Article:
The 'Prout' rig has actually been used by a number of builders of serious cruising cats over the years (including my own Solaris Sunstream 40) and has the following advantages:
1. The mast is stepped at the aft coachouse bulkhead, likely the strongest athwartship point in the hull.
2. All lines are essentially 'led aft', as the halyards etc. automatically terminate at the foreward end of the cockpit
3. The substantially smaller mainsail
permits easier hoisiting without the need for electric
4. The larger foretriangle permits a 'solent' or cutter
rig, with a dedicated staysail stay further inboard, as it should be. On my boat I have a pre-rigged staysail that is of much heavier and flatter design and construction than one would want on a furling genoa
or working jib
5. Furling foresails are easier to reef (and much cheaper to rig) than furling mainsails.
6. Less reliance on the main means that they are often cut with less roach - this permits my boat to have two backstays
instead of none ( as well as four shrouds, the forestay and the staysail stay - decidedly stronger!). It eliminates one of the insurance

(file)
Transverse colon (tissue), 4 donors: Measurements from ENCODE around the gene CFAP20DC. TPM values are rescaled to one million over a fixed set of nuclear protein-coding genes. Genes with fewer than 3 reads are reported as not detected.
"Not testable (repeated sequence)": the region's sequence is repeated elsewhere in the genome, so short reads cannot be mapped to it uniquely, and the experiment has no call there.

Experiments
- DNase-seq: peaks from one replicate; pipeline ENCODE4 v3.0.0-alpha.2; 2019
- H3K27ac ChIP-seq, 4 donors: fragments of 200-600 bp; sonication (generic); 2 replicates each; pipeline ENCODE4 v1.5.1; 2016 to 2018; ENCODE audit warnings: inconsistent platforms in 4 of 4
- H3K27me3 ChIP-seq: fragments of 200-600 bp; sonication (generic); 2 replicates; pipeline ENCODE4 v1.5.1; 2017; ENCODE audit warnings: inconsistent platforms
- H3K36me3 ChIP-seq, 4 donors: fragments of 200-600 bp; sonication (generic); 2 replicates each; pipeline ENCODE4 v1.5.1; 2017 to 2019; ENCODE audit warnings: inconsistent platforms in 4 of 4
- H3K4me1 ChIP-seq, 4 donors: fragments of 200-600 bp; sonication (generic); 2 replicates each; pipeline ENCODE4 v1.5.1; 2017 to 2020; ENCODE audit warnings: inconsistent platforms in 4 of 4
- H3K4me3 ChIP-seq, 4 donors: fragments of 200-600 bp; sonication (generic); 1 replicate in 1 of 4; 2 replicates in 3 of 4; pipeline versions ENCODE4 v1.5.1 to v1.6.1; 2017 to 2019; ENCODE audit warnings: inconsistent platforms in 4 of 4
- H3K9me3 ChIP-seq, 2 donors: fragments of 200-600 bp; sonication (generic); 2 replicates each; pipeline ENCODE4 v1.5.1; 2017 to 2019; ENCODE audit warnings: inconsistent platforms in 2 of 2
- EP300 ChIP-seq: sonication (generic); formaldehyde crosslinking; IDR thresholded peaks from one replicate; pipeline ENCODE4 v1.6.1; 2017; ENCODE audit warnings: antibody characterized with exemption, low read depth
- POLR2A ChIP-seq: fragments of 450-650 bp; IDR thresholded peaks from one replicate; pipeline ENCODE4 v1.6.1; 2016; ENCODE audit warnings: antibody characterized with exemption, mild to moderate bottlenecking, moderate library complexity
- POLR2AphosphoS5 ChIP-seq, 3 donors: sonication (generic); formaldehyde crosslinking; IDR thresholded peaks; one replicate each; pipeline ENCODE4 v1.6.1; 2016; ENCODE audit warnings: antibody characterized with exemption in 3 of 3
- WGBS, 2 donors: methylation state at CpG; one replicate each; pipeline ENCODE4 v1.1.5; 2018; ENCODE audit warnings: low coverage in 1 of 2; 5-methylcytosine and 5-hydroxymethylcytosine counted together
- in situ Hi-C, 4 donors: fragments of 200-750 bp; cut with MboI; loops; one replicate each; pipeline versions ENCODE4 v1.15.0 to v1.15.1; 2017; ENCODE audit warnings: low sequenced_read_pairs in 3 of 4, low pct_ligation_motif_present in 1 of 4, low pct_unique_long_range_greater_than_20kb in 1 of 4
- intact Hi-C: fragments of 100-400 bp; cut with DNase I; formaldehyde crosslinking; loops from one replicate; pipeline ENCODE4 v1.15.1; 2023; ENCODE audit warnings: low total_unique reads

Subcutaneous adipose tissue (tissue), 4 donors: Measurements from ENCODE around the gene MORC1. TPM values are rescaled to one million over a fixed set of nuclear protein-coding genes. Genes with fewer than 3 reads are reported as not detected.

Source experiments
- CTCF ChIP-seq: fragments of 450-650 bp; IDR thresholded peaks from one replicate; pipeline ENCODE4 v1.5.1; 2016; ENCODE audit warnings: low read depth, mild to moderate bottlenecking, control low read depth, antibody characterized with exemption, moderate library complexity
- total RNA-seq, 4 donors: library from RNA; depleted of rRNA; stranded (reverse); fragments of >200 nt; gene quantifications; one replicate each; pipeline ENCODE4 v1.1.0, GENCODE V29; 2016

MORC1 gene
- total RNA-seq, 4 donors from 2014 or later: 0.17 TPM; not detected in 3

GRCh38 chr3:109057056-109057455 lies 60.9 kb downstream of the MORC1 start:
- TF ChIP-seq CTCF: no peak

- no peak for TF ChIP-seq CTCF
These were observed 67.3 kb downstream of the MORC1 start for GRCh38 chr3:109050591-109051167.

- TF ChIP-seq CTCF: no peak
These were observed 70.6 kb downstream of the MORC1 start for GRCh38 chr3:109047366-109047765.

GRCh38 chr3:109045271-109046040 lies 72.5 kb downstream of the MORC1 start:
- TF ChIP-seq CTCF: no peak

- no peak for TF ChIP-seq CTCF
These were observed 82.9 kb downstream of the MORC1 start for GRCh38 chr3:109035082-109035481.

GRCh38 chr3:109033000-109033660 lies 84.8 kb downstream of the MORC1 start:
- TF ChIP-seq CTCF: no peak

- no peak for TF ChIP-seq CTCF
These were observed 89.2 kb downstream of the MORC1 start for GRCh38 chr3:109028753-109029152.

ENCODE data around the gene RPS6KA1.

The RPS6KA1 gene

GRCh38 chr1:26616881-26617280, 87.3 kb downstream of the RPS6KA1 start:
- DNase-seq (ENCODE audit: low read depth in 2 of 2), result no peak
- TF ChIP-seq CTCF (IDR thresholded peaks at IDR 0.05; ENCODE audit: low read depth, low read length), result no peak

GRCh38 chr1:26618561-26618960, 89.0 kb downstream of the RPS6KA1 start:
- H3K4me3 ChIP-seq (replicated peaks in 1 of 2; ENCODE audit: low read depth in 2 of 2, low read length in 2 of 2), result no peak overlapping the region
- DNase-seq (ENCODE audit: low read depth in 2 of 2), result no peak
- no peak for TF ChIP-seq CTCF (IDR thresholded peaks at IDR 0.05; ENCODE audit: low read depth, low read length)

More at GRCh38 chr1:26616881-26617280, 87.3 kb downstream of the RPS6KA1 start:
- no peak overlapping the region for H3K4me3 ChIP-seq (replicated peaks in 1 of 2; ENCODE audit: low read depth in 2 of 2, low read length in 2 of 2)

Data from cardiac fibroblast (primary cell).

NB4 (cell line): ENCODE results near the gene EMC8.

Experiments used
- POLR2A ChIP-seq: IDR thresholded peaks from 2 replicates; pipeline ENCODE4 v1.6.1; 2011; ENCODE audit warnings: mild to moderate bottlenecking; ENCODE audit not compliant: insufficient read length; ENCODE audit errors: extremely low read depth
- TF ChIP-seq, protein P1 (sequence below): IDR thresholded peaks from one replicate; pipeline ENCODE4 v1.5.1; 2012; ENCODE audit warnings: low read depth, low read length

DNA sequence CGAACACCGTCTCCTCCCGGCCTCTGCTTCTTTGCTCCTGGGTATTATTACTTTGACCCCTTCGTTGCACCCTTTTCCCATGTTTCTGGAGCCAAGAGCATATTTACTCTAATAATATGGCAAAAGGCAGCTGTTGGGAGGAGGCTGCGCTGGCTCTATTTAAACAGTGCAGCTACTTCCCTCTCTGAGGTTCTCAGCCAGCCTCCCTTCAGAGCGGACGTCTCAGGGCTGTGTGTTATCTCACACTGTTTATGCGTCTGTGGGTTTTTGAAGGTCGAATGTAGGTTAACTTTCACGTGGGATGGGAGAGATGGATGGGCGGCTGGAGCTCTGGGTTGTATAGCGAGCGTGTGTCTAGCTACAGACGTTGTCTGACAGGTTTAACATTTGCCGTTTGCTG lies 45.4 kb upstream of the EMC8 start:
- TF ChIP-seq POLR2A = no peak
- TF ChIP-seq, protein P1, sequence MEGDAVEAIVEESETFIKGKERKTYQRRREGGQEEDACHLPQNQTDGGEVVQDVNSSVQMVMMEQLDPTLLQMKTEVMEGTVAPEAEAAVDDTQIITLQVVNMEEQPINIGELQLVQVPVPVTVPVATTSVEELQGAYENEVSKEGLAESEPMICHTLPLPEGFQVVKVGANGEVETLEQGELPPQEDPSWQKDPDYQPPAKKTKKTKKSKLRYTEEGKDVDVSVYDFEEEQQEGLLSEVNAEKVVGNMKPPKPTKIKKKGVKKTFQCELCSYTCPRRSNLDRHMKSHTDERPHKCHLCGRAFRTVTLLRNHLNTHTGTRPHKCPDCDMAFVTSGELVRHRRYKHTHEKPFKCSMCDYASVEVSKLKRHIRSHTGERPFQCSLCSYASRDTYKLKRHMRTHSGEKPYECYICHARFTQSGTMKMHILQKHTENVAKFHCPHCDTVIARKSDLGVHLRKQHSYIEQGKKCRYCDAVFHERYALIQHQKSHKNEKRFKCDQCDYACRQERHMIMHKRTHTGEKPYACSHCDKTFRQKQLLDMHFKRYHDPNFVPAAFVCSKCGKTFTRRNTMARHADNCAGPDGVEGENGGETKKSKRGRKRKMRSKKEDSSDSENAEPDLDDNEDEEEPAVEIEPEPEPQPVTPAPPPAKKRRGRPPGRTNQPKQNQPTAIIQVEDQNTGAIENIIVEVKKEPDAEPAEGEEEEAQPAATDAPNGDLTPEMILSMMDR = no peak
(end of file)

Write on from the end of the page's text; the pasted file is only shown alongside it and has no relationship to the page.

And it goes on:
industries concerns about catamarans - that they lose their rigs more readily than most monohulls.
7. Because it is not a fractional rig with a reduced foretriangle, and because of the ability to fly two foresails, the mast can be lower. This in turn lowers both the center of gravity and the center of effort, increasing stability.
Now for the negatives:
1. It is more difficult to tack a genoa
through the gap between the forestay and staysail stay (although on my boat, there is a about a 7 foot gap at the foot of the sail).
2. Windward performance of the rig, as with any cutter or other lower profile rig, is less efficient.
3. Large, flat-top mains are fantastic sails
in reaching conditions - and again, will typically outperform a cutter rig.